(Lines 1-6 are unintelligible)
7. [… ]the sons of Israel …[…]…
8. […]… […]…
9. [… ]the word of YHW[H …]…[…]
10. […]… I\you asked …
11. YHWH, you ask me. Thus said the Lord of Hosts:
12. […]… from my(?) house, Israel, and I will tell the greatness(es?) of Jerusalem.
13. [Thus] said YHWH, the Lord of Israel: Behold, all the nations are
14. … against(?)\to(?) Jerusalem and …,
15. [o]ne, two, three, fourty(?) prophets(?) and the returners(?),
16. [and] the Hasidin(?). My servant, David, asked from before Ephraim(?)
17. [to?] put the sign(?) I ask from you. Because He said, (namely,)
18. [Y]HWH of Hosts, the Lord of Israel: …
19. sanctity(?)\sanctify(?) Israel! In three days you shall know, that(?)\for(?) He said,
20. (namely,) YHWH the Lord of Hosts, the Lord of Israel: The evil broke (down)
21. before justice. Ask me and I will tell you what 22this bad 21plant is,
22. lwbnsd/r/k (=? [To me? in libation?]) you are standing, the messenger\angel. He
23. … (= will ordain you?) to Torah(?). Blessed be the Glory of YHWH the Lord, from
24. his seat. “In a little while”, qyTuT (=a brawl?\ tiny?) it is, “and I will shake the
25. … of? heaven and the earth”. Here is the Glory of YHWH the Lord of
26. Hosts, the Lord of Israel. These are the chariots, seven,
27. [un]to(?) the gate(?) of Jerusalem, and the gates of Judah, and … for the
sake of
28. … His(?) angel, Michael, and to all the others(?) ask\asked
29. …. Thus He said, YHWH the Lord of Hosts, the Lord of
30. Israel: One, two, three, four, five, six,
31. [se]ven, these(?) are(?) His(?) angel …. 'What is it', said the blossom(?)\diadem(?)
32. …[…]… and (the?) … (= leader?/ruler?), the second,
33. … Jerusalem…. three, in\of the greatness(es?) of
34. […]…[…]…
35. […]…, who saw a man … working(?) and […]…
36. that he … […]… from(?) Jerusalem(?)
37. … on(?) … the exile(?) of …,
38. the exile(?) of …, Lord …, and I will see
39. …[…] Jerusalem, He will say, YHWH of
40. Hosts, …
41. […]… that will lift(?) …
42. […]… in all the
43. […]…
44. […]…
Column B
(Lines 45-50 are unintelligible)
51. Your people(?)\with you(?) …[…]
52. … the [me]ssengers(?)\[a]ngels(?)[ …]…
53. on\against His/My people. And …[…]…
54. [… ]three days(?). This is (that) which(?) …[… ]He(?)
55. the Lord(?)\these(?)[ …]…[…]
56. see(?) …[…]
57. closed(?). The blood of the slaughters(?)\sacrifices(?) of Jerusalem. For He said,
YHWH of Hos[ts],
58. the Lord of Israel: For He said, YHWH of Hosts, the Lord of
59. Israel: …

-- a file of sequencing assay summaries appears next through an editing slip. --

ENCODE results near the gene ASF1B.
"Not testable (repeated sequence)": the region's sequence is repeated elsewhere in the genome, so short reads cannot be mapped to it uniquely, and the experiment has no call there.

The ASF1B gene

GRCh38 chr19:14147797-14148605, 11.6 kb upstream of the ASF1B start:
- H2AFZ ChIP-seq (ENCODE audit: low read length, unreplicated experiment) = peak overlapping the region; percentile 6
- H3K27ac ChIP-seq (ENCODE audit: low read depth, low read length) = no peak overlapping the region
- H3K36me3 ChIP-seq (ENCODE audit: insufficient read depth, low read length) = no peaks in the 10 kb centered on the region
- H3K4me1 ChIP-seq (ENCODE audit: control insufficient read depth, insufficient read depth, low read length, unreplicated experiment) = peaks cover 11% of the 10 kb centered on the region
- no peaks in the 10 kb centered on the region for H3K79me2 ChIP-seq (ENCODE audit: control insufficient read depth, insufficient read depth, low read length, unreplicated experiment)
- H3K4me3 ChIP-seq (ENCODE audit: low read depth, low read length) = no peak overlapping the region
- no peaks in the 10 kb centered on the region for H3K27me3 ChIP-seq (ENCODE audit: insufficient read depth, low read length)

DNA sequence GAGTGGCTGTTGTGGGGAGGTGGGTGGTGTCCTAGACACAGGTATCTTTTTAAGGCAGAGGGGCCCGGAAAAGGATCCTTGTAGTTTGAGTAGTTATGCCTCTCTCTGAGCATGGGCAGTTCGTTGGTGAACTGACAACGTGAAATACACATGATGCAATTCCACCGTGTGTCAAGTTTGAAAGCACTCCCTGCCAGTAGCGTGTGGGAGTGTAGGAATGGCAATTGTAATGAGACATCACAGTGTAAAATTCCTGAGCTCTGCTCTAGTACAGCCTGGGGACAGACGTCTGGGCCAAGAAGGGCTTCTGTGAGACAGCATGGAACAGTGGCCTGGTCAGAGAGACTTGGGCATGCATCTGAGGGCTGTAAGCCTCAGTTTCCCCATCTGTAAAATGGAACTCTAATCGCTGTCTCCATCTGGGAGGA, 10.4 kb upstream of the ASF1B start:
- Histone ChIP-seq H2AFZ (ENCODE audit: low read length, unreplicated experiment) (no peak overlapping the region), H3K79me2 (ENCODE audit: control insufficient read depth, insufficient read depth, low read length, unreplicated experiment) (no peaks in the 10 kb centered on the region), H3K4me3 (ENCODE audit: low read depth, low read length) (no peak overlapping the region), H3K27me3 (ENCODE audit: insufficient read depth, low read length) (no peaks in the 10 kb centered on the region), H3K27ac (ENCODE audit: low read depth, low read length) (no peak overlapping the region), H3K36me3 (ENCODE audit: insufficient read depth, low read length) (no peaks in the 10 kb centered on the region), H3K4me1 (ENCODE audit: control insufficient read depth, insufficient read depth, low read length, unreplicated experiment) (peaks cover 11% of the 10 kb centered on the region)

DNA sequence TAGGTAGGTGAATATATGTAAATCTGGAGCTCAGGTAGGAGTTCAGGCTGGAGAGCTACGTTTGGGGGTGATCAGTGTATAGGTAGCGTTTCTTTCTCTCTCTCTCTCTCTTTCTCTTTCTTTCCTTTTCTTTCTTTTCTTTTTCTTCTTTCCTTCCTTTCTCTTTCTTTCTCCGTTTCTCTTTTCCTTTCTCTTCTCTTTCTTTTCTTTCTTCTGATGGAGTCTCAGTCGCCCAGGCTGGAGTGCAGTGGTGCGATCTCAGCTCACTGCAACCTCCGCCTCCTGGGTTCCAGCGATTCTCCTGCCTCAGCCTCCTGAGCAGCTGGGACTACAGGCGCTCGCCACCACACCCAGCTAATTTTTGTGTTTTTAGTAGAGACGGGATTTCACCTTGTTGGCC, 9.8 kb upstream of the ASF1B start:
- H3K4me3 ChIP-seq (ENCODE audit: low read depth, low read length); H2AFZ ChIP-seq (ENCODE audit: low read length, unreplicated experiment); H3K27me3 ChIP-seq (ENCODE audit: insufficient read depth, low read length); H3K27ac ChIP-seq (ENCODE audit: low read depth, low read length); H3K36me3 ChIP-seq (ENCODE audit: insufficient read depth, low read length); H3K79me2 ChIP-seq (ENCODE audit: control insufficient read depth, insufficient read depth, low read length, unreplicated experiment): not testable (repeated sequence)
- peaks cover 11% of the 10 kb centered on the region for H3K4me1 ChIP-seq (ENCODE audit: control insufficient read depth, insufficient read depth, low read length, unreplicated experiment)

60. […]… me(?) the spirit?\wind of(?) …
61. …[…]…
62. in it(?) …[…]…[…]
63. …[…]…[…]
64. …[…]… loved(?)/… …[…]
65. The three saints of the world\eternity from\of …[…]
66. […]… peace he? said, to\in you we trust(?) …
67. Inform him of the blood of this chariot of them(?) …[…]
68. Many lovers He has, YHWH of Hosts, the Lord of Israel …
69. Thus He said, (namely,) YHWH of Hosts, the Lord of Israel …:
70. Prophets have I sent to my people, three. And I say
71. that I have seen …[…]…
72. the place for the sake of(?) David the servant of YHWH[ …]…[…]
73. the heaven and the earth. Blessed be …[…]
74. men(?). “Showing mercy unto thousands”, … mercy […].
75. Three shepherds went out to?/of? Israel …[…].
76. If there is a priest, if there are sons of saints …[…]
77. Who am I(?), I (am?) Gabri’el the …(=angel?)… […]
78. You(?) will save them, …[…]…
79. from before You, the three si[gn]s(?), three …[….]
80. In three days …, I, Gabri’el …[?],
81. the Prince of Princes, …, narrow holes(?) …[…]…
82. to/for … […]… and the …
83. to me(?), out of three - the small one, whom(?) I took, I, Gabri’el.
84. YHWH of Hosts, the Lord of(?)[ Israel …]…[….]
85. Then you will stand …[…]…
86. …\
87. in(?) … eternity(?)/… \

## Thursday, July 03, 2008

### The Fall of the US Auto Industry

Forbes Columnist Jerry Flint outlines the reasons, and the solutions but the ultimate blame for the almost assured fall is:
• But the blame has to fall on Detroit's executives. They didn't know enough about their own business to build better cars than the foreigners did, and they were unprepared for a change that was sure to come, sooner or later.
I blame the MBA-ization of American industry. Together with the education degree the MBA is a going to be the downfall of the USA. Both degrees are superficial treatments purporting to teach pupils 'how to' rather than a basal knowledge required to properly navigate their endeavors. Hence we have k-12 math teachers that know no math, industry managers that don't have the vision of their foreign counterparts. Outside of one year in the early 90's GM has never had a CEO that had experience in engineering, design, R&D, or manufacturing. They've all been bean counters, no car guys. GM is losing \$1 billion a month with no end in sight. They just bean counted themselves to death. GM isn't the only American corporation that fits this mold, most do.